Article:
Frederic Heintz Petromar

Despite the ongoing uncertainty, we have managed to continue with our diversification plans.

Frederic HEINTZ Deputy General Manager PETROMAR

Ready to relaunch in Angola

November 26, 2020

Frederic Heintz, deputy general manager of Petromar, talks to The Energy Year about how the company is enhancing efficiency during the Covid-19 pandemic and the importance of reserving opportunities for local players. Petromar provides maintenance services with its assets in Cabinda and Luanda and fabrication services in its yard in the city of Ambriz, Bengo Province.

What strategy has Petromar put in place to enhance efficiency during the Covid-19 pandemic?
In the beginning of 2020, we were on track to sign more contracts and further diversify our services portfolio, with our new port activities in Ambriz. However, the Covid-19 pandemic has altered clients’ perspectives.
The projects for the fabrication of subsea structures continued throughout the year, but at a much slower pace and lower volume due to projects being delayed or suspended until 2021. We are currently working on demobilising many of our staff. By the end of 2020, the objective is to maintain the workforce to face remaining project activities and retain our competencies in order to respond to upcoming tenders and client requests as they occur.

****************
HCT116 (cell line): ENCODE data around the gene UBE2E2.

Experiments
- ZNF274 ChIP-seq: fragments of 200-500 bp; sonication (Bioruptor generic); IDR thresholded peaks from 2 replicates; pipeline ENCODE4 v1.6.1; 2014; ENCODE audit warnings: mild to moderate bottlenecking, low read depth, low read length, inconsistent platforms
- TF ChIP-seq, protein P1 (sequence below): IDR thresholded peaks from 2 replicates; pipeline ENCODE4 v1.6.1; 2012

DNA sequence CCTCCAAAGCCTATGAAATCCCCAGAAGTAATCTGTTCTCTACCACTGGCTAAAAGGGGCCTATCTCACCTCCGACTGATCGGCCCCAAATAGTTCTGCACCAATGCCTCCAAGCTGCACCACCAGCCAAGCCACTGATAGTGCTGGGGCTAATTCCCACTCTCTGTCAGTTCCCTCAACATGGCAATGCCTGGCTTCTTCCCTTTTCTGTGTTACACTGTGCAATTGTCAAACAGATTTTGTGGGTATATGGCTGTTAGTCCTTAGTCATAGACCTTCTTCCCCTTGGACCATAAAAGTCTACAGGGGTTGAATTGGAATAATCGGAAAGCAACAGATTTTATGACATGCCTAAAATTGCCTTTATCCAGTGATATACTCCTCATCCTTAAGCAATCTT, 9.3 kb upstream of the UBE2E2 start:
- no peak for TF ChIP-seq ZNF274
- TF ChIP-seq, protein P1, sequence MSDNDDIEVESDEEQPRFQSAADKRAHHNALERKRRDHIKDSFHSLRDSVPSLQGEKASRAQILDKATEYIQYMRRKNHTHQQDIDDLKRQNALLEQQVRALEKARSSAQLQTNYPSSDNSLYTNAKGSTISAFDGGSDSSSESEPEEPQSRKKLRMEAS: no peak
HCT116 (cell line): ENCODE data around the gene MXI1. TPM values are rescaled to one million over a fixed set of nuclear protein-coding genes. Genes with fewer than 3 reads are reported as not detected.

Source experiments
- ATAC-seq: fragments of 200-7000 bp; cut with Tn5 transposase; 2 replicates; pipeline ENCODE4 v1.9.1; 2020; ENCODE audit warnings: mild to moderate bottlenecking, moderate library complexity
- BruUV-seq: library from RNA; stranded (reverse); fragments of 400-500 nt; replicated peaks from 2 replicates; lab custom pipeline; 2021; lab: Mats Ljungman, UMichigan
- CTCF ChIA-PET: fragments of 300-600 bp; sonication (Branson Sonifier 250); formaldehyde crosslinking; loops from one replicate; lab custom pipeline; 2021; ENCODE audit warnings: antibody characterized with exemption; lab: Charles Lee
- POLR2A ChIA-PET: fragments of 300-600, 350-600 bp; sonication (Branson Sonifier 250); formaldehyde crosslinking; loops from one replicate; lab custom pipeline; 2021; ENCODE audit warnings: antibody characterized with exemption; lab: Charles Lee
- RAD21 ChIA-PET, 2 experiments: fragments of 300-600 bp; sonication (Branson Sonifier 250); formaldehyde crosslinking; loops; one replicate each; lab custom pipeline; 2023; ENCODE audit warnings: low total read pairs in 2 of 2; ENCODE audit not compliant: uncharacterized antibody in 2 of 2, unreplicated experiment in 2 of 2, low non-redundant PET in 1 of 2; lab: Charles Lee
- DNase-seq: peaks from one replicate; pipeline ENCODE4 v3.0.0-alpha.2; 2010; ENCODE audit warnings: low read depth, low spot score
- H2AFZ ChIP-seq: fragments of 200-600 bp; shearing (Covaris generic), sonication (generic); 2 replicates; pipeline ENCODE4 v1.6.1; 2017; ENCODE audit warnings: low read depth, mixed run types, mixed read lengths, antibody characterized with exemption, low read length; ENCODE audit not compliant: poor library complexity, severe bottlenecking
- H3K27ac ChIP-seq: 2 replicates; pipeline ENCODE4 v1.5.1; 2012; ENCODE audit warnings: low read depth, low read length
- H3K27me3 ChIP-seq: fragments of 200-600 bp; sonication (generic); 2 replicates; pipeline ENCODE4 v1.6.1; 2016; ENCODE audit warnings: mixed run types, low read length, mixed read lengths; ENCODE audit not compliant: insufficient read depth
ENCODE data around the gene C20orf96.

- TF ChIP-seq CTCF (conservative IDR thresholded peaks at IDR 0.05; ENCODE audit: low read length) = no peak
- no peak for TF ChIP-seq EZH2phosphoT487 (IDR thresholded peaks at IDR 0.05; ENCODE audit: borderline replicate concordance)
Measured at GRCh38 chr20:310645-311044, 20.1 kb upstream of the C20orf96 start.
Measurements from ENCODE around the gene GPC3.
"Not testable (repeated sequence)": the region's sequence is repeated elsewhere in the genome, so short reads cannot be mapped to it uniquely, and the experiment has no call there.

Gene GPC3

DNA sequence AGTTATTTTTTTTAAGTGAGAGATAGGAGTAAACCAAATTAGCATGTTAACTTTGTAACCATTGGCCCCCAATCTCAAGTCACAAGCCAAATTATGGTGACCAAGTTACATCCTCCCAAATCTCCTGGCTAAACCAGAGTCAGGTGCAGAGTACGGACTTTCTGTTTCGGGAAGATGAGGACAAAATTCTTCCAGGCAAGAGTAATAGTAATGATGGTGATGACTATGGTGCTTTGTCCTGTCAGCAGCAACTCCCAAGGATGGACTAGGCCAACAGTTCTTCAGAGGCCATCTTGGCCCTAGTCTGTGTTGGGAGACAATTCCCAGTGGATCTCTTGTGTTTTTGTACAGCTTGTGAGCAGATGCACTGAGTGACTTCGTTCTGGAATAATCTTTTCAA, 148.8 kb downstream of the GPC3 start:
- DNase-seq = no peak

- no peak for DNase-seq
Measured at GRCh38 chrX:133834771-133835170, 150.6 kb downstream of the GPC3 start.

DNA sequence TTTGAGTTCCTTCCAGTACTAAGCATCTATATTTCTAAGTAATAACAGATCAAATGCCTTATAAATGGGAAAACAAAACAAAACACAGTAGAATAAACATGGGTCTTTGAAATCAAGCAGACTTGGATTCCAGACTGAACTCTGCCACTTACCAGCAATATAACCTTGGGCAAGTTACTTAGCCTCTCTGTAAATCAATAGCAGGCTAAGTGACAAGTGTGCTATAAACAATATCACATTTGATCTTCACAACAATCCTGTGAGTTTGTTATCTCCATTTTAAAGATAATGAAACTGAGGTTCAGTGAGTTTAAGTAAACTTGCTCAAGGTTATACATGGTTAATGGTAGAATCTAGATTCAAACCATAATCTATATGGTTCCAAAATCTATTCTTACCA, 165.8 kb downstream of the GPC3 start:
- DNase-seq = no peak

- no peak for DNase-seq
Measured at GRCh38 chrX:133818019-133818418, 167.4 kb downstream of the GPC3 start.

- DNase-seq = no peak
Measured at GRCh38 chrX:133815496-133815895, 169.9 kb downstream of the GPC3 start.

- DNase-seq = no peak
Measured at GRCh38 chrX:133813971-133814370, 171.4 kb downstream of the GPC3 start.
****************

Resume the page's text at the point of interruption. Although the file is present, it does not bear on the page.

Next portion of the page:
Despite the ongoing uncertainty, we have managed to continue with our diversification plans, adapting our Ambriz yard in the Bengo Province into a commercial port. We do not aim to compete with the major ports of Angola; our objective is to give clients an alternative base to use for vessel maintenance or storage and to offer our accommodation base for organising their crew changes.
For maintenance services (Soyo, Cabinda, Block 3), we had to quickly adapt our resources to clients’ demands, mainly by reducing manning to only essential personnel and following their Covid-19 protocols.

What is being done to further expand the capabilities of the yard?
Our yard in Ambriz is fully certified by the ISPS [International Ship and Port Facility Security Code] and we have started to expand it by a further 7.5 hectares [75,000 square metres] by reclaiming additional land from the swamp. We hope to be able to complete the first phase of expansion of 3.3 hectares [33,000 square metres] by March 2021. The aim of the expansion is to offer more space for the storage of materials, containers and whatever goods vessels can offload with cranes.
The yard can accommodate the offloaded cargo including Customs clearance, which can be done within the yard itself. Afterwards, goods can be loaded back onto the ship to be sent out of the country or shipped to another city. The province of Bengo could greatly benefit from this expansion as it would develop additional activities and capabilities.

 

How has the company leveraged digitalisation to ensure business continuity?
We could have done more to enhance digitalisation, but in such a short time we adapted as best we could. We were not prepared in March for a crisis of this magnitude and I believe no one was. We suddenly had to shift people around offices and move equipment to homes so our staff could work remotely. We have managed to adapt quickly and have maintained our flexibility throughout the process. Due to Covid-19 restrictions, we are still utilising online meetings. The streamlining of online communication has been one benefit of the crisis, to be maintained in future normal business.